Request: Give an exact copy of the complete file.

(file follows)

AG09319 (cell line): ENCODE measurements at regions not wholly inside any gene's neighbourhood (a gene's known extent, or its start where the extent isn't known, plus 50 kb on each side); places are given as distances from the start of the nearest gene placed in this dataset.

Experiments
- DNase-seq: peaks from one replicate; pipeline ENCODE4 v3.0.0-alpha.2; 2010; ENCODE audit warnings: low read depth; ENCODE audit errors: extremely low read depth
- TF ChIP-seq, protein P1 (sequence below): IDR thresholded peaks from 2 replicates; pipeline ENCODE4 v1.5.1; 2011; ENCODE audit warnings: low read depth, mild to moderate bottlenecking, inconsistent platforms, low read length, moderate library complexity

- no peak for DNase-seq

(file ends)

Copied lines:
AG09319 (cell line): ENCODE measurements at regions not wholly inside any gene's neighbourhood (a gene's known extent, or its start where the extent isn't known, plus 50 kb on each side); places are given as distances from the start of the nearest gene placed in this dataset.

Experiments
- DNase-seq: peaks from one replicate; pipeline ENCODE4 v3.0.0-alpha.2; 2010; ENCODE audit warnings: low read depth; ENCODE audit errors: extremely low read depth
- TF ChIP-seq, protein P1 (sequence below): IDR thresholded peaks from 2 replicates; pipeline ENCODE4 v1.5.1; 2011; ENCODE audit warnings: low read depth, mild to moderate bottlenecking, inconsistent platforms, low read length, moderate library complexity

- no peak for DNase-seq